Master of the HorseAnthony Browne proudly boasts to Rosemary that there was a chamberlain to Henry VIII with the same name. It’s true; Sir Anthony Browne (1500 – 1548) was appointed Master of the Horse in 1539, having proved his loyalty to the king three years earlier when he was sent to contend with the Catholic protesters during the Pilgrimage of Grace. The king so trusted him that, at the end of his life, he gave Browne a dry stamp with which to sign letters in the king’s name. Impressive!

Cachet FaivreRosemary asks Sandra Farraday, whilst in the ladies’ toilets (even in Christie-land ladies all go to the toilets together) for a Cachet Faivre to help with her headache. This was a pain medication containing caffeine and quinine. There’s a scene in Noel Coward’s The Vortex where one of the characters asks the butler to fetch her one; and in Evelyn Waugh’s Vile Bodies, hotel landlady Lottie remarks, “Half the young fellows as come here now don’t have anything except a cachet Faivre and some orange juice.” Sounds like the mid-20th century version of a Red Bull.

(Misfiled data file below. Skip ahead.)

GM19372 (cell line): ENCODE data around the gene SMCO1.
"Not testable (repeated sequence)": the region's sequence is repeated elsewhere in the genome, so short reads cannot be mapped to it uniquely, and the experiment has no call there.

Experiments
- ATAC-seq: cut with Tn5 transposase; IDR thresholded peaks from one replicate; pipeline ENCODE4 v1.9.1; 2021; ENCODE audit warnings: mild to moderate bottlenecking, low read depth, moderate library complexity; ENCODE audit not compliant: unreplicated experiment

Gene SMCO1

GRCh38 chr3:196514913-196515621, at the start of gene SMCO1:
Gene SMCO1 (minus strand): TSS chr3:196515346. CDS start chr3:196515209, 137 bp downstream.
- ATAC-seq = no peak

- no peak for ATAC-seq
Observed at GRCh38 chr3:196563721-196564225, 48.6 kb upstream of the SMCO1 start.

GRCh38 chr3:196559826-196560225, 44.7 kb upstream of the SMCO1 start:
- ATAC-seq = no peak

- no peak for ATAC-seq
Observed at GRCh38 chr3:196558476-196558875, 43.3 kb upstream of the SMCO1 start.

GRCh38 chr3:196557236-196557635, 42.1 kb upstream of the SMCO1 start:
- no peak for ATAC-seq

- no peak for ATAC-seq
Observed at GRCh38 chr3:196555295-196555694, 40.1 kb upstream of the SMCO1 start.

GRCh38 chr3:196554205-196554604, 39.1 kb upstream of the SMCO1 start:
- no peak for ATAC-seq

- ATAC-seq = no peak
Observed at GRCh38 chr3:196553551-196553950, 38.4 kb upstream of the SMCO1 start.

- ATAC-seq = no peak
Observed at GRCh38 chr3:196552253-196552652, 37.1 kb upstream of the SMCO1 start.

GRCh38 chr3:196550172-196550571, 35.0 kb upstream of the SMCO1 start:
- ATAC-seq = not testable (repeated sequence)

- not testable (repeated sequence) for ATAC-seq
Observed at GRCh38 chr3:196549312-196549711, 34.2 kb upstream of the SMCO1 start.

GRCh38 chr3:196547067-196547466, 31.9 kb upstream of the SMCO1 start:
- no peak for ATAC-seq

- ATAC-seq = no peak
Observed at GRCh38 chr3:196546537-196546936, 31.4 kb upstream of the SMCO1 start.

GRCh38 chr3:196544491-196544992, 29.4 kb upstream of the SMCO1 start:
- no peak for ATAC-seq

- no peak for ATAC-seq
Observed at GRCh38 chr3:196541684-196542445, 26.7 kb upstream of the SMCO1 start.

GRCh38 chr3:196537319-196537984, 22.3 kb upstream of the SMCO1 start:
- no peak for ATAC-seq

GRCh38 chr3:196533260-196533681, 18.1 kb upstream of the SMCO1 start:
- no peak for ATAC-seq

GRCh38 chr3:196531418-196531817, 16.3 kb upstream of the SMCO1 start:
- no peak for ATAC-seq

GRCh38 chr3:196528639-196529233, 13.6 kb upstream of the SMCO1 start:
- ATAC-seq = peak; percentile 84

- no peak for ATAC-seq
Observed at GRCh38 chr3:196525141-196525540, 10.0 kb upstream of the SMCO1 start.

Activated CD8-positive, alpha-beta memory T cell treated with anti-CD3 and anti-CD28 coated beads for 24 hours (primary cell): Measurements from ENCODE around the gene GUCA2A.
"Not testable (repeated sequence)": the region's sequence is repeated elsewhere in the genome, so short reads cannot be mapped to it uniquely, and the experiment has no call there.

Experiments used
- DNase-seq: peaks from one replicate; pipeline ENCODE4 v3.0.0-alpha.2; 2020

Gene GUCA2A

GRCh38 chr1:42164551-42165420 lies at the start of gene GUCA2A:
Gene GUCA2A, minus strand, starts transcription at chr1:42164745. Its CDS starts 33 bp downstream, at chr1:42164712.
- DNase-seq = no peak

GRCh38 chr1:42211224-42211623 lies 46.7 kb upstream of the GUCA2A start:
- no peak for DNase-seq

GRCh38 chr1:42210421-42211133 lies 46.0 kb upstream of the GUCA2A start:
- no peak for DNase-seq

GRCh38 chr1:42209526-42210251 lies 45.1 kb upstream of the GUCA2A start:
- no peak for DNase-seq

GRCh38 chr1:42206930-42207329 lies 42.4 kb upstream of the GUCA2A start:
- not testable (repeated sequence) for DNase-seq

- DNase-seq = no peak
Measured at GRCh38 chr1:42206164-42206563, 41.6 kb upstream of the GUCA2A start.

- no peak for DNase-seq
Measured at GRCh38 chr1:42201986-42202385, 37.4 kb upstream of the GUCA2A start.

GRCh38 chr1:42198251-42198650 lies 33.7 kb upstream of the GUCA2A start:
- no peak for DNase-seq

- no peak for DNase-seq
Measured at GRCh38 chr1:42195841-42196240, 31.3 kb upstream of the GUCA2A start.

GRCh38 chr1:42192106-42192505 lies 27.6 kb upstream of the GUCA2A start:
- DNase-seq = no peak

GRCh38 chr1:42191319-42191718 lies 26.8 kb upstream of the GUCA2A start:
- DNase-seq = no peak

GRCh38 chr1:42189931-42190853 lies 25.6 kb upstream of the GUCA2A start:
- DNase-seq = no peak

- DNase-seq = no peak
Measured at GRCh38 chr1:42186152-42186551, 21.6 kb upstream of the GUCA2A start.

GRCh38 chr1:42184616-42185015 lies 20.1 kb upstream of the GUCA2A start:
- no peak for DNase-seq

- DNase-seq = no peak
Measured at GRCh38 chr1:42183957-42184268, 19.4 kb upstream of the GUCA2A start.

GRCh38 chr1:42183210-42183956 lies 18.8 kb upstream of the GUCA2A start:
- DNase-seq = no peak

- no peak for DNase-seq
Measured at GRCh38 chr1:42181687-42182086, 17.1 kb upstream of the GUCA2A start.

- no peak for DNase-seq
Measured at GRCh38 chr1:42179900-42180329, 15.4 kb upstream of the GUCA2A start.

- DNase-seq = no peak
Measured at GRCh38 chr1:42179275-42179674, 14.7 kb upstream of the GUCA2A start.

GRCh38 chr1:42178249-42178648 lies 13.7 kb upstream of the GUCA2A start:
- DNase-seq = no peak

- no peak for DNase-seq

EatonsLucilla Drake remembers when Eaton’s Syrup was administered as a health tonic when she was young. At one time, Eaton’s in Winnipeg had the reputation of being the largest department store in the world and was a leader in the world of mail order sales, with a wide range of tonics and medicines, including a kidney cure mixture, a sore throat mixture and a “syrup of Eucalyptus, White Pine and Wild Cherry Compound”. It was clearly a cure-all medicine; I’ve found a 1906 account of treatment of malaria which included Eaton’s syrup during convalescence. The company was acquired by Sears Canada in 1999, and the company closed down in 2018. However, the Eaton Centre in Toronto is still a go-to shopping mall.

wedding rings Iris receives a proposal of marriage. However, she replies, “I’m not of age. I’m only eighteen.” Today, of course, Iris would be well within the legal maturity for marriage. However, back in 1945, you had to be 21 to get married without parental consent. Even today, there are some countries (China and the Central African Republic) where a man has to be 22 to get married, even with parental consent.

AgamemnonLord and Lady Kidderminster are said to look at each other “so might Agamemnon and Clytemnestra have stared at each other with the word Iphigenia on their lips”. Very classical. I’m sure you know, but Agamemnon was the King of Mycenae who commanded the Greek forces in the Trojan War. The goddess Artemis required Agamemnon to kill Iphigenia as a human sacrifice in order for his troops to reach Troy. They were tough times in those mythical days.